The word comes from the roots of ‘with’ and ‘passion.’ The modern, Webster’s version of the word means, “sympathetic pity and concern for the sufferings or misfortunes of others.” As language evolves, and many of the things that philosophers study are dusty with age and wear, it was important to see where the word began. From its Latin beginnings through Old French, the word actually meant “suffer with.” From the 14th Century C.E. backward, the word is associated with suffering. To look at meanings, suffering and sympathy/concern are two wholly different experiences. What is interesting is the the word “suffer” also comes from the Old French, in about the same time period as compassion, and the word originally meant “the be under the burden of something, to ensure, to hold up.” The word sympathy shows up much later in vocabulary, around 1570, and is of two Greek roots – “together” (sym) and feeling (pathos).

compassionrockIn his book, “Sympathy: A History,” author Eric Schliesser puts the confusion between sympathy and compassion to rest. He breaks down, right in the introduction, the differences between sympathy, empathy, and compassion. Sympathy and empathy, which are often confused for one another, are different breeds. Empathy, a word from the 12th century C.E., was created, the author states, to describe the German concept of Einfuhlung, or the state of entering into someone else’s feelings. That is, in empathy, the person is actually “in” the emotions of others, whereas with sympathy, the person experiencing it is recreating what their imagination can create, from the building blocks of society, family, and learned experience. The person in sympathy is not actually feeling the same emotions as the person conveying the experience.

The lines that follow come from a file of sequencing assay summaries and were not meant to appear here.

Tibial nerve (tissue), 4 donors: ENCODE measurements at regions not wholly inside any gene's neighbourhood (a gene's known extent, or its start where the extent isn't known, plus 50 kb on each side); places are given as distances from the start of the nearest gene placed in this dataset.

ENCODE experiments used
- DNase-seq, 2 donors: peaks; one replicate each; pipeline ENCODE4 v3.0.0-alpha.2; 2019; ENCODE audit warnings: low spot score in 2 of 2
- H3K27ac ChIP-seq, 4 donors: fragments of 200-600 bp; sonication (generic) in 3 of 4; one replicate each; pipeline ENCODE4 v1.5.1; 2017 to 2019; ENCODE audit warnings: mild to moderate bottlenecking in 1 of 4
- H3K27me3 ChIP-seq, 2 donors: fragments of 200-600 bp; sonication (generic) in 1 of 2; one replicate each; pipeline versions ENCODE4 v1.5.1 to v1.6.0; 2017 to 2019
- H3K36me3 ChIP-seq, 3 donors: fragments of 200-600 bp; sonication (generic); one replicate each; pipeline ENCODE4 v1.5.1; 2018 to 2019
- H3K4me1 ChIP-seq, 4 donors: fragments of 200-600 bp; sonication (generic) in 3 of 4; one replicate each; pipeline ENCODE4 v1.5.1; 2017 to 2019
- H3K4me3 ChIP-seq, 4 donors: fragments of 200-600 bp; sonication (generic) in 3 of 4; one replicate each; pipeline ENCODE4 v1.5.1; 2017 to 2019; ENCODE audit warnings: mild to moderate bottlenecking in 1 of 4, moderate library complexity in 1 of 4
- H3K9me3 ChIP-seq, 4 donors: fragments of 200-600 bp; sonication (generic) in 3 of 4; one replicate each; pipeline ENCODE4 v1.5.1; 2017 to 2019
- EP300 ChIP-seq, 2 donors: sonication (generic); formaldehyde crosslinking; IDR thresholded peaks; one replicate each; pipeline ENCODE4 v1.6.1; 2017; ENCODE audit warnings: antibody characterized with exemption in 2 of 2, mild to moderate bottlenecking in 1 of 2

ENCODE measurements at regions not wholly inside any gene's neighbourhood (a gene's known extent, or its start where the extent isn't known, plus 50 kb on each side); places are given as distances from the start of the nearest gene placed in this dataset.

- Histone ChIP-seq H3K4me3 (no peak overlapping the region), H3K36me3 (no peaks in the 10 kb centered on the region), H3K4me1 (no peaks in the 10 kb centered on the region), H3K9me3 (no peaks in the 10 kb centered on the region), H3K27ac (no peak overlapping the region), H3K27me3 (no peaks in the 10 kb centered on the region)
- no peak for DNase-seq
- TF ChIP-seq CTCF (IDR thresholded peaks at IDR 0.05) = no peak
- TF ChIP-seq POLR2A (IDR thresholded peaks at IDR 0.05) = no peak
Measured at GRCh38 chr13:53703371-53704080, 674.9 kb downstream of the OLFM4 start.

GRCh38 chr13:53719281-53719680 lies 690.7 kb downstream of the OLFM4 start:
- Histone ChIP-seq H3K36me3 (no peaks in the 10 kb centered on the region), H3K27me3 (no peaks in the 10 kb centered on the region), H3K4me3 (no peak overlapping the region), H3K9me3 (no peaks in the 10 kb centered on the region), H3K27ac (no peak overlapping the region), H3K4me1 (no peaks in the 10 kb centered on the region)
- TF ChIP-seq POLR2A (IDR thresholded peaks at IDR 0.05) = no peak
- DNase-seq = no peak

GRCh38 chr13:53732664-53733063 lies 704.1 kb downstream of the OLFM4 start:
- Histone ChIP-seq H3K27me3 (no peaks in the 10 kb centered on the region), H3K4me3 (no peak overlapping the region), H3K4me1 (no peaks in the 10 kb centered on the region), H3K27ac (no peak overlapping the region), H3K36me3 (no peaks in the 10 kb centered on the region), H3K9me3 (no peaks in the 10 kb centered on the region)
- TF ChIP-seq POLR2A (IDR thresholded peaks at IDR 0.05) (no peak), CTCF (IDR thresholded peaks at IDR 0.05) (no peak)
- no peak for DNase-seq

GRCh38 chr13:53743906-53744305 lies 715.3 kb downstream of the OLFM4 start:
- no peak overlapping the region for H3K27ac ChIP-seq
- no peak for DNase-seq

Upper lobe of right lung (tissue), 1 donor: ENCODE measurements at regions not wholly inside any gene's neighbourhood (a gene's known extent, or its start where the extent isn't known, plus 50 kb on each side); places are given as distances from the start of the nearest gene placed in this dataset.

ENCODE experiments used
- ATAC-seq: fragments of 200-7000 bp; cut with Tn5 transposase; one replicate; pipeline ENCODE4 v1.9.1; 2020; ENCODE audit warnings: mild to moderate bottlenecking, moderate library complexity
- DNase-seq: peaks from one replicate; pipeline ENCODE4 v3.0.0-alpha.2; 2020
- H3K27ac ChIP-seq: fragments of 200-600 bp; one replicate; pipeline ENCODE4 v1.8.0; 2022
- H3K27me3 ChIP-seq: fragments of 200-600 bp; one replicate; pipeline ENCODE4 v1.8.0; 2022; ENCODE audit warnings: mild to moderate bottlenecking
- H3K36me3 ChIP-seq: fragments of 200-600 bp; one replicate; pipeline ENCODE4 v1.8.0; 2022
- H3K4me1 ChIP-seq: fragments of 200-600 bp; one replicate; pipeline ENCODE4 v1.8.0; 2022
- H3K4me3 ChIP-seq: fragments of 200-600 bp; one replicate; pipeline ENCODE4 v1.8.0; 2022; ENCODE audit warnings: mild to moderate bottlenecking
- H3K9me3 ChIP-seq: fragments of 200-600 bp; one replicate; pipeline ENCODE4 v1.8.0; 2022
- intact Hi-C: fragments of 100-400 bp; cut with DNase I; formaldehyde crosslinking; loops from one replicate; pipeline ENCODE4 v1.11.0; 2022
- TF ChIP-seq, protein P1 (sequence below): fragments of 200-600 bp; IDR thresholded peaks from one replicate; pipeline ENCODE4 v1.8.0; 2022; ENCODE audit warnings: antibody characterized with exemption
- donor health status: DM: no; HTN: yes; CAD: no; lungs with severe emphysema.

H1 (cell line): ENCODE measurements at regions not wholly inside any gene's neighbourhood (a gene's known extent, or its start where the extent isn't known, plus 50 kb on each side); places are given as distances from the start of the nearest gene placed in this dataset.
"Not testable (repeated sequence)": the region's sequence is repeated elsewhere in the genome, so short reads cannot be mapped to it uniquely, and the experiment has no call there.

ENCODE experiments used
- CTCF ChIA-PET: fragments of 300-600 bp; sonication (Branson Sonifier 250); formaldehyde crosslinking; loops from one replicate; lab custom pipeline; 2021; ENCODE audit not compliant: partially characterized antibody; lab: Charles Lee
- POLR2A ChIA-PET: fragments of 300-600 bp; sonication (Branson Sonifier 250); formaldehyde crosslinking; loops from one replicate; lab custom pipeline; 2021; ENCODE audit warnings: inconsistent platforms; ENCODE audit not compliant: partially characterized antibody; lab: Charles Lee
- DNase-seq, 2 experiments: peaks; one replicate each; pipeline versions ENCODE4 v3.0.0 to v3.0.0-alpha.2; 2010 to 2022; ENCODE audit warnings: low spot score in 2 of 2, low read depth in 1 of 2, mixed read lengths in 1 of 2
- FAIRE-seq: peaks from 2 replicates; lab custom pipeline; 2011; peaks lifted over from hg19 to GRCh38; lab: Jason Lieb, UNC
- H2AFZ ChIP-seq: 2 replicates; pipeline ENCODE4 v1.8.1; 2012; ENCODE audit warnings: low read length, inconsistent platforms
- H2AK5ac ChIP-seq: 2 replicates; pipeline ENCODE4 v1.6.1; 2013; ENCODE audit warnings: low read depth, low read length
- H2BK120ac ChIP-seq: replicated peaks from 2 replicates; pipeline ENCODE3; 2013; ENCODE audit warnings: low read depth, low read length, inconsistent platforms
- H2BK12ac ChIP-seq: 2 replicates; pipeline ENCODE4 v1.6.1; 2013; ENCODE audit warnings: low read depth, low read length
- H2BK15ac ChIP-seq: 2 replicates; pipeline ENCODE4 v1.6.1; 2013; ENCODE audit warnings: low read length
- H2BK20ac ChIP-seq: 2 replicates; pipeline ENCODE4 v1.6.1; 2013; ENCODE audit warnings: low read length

So, the question bears asking: are compassion and empathy related? How can one suffer without actually feeling the suffering?

The Chopra Center has an interesting distinction for the word compassion. They state:

“When you’re compassionate, you’re not running away from suffering, you’re not feeling overwhelmed by suffering, and you’re not pretending the suffering doesn’t exist. When you are practicing compassion, you can stay present with suffering.”

In other words, you need to have both empathy and sympathy to be able to motivate yourself to compassion. Compassion is also action; it is the desire to relieve the suffering of the other person with real and meaningful work.